The June 1983 complaint sought $10,000 compensatory and $10,000 punitive damages, attorney's fees and costs. The district court granted summary judgment in favor of the defendant on the Section 1983 count after reviewing the pleadings, depositions and other documentary evidence. Simultaneously a pendent state count was dismissed with prejudice but is not involved on appeal. The court held that Sheriff Frantz was shielded from Section 1983 liability by a qualified immunity, and alternatively, that no violation of the United States Constitution took place. Two opinions were issued, the second after considering plaintiff's response to the motion for summary judgment. Each resulted in summary judgment for the Sheriff and in dismissal of plaintiff's pendent state claims.


The preliminary inquiry in any § 1983 action must focus on whether the essential elements to a § 1983 action are present: (1) whether the conduct complained of was committed by a person under color of state law; and (2) whether this conduct deprived a person of rights, privileges, or immunities secured by the Constitution or law of the United States. Parratt v. Taylor, 451 U.S. 527, 535, 68 L. Ed. 2d 420, 101 S. Ct. 1908 . The first of these elements was not contested by the defendant. It is important for us to examine the second even though our holding with respect to qualified immunity would constitute an adequate basis upon which to affirm the judgment below. As was stated by this Court in Egger v. Phillips, 710 F.2d 292, 315 n.27 (1983) (en banc), "to dispose of the case solely on the ground that at the time of the alleged constitutional violation the right in question was not clearly established [thus rendering defendant immune, see discussion infra, p. 10] would leave the status of such right in limbo." See Nahmod, Constitutional Wrongs Without Remedies; Executive Official Immunity, 62 Wash. U.L.Q. 221, 259 (1984).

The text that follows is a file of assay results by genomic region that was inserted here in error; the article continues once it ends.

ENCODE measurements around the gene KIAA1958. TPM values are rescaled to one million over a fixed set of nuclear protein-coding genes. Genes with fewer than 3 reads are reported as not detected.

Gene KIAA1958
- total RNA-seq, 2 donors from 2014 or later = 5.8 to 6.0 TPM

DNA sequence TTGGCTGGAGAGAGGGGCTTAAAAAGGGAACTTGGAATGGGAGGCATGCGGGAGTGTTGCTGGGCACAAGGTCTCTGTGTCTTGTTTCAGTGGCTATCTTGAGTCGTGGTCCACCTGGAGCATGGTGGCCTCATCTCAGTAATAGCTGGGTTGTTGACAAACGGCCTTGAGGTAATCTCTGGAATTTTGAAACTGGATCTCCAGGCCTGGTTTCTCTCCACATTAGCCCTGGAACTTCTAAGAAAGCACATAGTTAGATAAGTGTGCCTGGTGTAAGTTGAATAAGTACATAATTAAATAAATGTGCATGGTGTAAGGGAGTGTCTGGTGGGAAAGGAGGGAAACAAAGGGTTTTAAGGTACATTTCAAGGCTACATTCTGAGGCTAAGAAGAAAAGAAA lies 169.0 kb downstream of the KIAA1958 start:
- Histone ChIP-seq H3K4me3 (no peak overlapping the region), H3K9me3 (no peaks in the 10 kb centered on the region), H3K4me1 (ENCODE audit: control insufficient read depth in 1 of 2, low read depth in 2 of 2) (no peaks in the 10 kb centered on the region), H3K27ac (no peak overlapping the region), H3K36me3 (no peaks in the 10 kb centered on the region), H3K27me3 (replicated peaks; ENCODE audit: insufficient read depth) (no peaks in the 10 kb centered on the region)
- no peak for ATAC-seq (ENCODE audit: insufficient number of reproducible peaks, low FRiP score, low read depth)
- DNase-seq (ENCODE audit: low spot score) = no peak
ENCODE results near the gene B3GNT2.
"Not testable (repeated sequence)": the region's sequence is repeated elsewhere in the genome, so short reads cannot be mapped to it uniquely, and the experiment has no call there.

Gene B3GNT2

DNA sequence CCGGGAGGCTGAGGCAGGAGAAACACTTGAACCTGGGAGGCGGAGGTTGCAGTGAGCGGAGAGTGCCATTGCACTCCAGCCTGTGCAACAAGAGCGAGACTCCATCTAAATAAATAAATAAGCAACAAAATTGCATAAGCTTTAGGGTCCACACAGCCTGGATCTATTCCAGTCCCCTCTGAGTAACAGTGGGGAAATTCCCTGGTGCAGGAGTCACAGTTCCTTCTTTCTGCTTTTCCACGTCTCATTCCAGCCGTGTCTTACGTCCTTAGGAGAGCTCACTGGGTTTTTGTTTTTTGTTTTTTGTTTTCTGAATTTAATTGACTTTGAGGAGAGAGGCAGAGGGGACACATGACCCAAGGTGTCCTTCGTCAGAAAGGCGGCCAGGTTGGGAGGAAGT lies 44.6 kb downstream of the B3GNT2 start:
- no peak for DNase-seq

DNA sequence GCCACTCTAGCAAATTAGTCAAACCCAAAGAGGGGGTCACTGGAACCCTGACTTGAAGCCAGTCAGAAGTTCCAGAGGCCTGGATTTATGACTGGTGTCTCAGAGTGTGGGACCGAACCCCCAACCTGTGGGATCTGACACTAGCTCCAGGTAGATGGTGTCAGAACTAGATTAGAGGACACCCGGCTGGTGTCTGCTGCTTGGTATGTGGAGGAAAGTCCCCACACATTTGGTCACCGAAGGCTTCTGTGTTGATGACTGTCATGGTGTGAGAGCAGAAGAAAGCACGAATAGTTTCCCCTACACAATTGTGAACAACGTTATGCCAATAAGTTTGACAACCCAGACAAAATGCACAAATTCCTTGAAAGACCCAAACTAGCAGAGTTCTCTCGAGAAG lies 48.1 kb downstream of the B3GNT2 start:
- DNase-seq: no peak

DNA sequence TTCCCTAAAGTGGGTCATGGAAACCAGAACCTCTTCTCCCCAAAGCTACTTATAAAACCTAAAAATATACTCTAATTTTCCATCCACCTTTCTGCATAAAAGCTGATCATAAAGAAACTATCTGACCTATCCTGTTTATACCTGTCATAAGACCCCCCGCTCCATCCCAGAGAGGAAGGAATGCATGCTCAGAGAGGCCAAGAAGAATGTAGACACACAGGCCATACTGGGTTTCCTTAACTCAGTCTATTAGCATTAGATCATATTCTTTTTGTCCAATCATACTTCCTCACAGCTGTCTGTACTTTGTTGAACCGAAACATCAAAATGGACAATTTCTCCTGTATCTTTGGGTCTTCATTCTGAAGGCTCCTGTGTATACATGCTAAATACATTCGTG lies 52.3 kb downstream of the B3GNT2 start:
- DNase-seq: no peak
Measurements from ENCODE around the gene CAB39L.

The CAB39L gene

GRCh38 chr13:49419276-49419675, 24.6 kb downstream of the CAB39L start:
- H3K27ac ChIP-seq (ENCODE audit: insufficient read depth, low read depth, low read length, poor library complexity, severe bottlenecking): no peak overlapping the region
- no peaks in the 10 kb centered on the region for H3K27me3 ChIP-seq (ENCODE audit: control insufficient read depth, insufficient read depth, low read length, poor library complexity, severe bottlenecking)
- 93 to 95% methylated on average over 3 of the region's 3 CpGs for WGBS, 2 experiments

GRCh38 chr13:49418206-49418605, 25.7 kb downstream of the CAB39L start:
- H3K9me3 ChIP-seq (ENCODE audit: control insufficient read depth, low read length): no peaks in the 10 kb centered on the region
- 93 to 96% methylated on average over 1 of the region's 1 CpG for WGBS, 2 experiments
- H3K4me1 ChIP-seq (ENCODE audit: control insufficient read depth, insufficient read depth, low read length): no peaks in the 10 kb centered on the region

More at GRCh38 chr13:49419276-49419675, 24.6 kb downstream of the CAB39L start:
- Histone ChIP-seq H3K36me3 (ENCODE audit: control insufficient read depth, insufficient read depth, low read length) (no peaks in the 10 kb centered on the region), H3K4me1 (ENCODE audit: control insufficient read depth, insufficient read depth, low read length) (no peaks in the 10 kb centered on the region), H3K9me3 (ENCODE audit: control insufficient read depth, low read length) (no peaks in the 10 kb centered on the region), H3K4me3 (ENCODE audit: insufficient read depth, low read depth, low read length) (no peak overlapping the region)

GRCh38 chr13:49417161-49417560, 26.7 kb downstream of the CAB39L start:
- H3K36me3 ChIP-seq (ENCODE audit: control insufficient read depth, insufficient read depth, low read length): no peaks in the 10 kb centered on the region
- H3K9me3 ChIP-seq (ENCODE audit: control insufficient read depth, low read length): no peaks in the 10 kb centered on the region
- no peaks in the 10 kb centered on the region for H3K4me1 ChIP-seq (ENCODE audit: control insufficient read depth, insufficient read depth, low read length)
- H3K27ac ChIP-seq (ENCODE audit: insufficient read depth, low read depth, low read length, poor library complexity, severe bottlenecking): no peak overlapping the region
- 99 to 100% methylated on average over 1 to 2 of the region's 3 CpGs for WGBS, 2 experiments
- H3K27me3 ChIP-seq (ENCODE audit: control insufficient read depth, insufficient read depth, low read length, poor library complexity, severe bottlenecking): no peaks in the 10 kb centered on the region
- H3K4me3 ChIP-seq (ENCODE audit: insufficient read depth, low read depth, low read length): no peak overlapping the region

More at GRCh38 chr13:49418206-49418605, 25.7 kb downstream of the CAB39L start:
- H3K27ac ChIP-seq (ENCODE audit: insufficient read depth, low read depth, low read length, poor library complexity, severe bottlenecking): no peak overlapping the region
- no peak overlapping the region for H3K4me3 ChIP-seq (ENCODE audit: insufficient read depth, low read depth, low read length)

Plaintiff first contends on appeal that his detention violated a "nationally recognized right for arrested persons to be brought before a magistrate without unreasonable delay" based upon the Fourth Amendment's prohibition of "unreasonable * * * seizures" and the Fourteenth Amendment's prohibition of deprivation of liberty without due process of law and its equal protection clause. Despite plaintiff's arguments to the contrary, the issue of an arrestee's right to a prompt first appearance before a judicial officer is largely one of first impression. The notable lack of authority regarding this important question is apparently explained by structural limitations on the opportunity afforded litigants to raise the issue in federal courts. See Fisher v. Washington Metro. Area Transit Authority, 690 F.2d 1133, 1139 n.7 (4th Cir. 1982) (the revivification of 42 U.S.C. § 1983 created a means of contesting the issue). Only the Fifth Circuit has taken the position that the lack of a prompt first appearance before a judicial officer can never violate the Constitution. See Perry v. Jones, 506 F.2d 778, 780-781 (5th Cir. 1974); Anderson v. Nosser, 438 F.2d 183, 196 (5th Cir. 1971), modified en banc, 456 F.2d 835 (1972). However, these cases preceded Baker v. McCollan, 443 U.S. 137, 61 L. Ed. 2d 433, 99 S. Ct. 2689, and Gerstein v. Pugh, 420 U.S. 103, 43 L. Ed. 2d 54, 95 S. Ct. 854, discussed infra, and therefore need not detain us. The district court ruled that on the specific facts of this case, where there has been a valid determination of probable cause and a warrant issued, and where the plaintiff had access to an attorney, a telephone and to visitors, there was no constitutional violation (p. 11 of the second opinion below).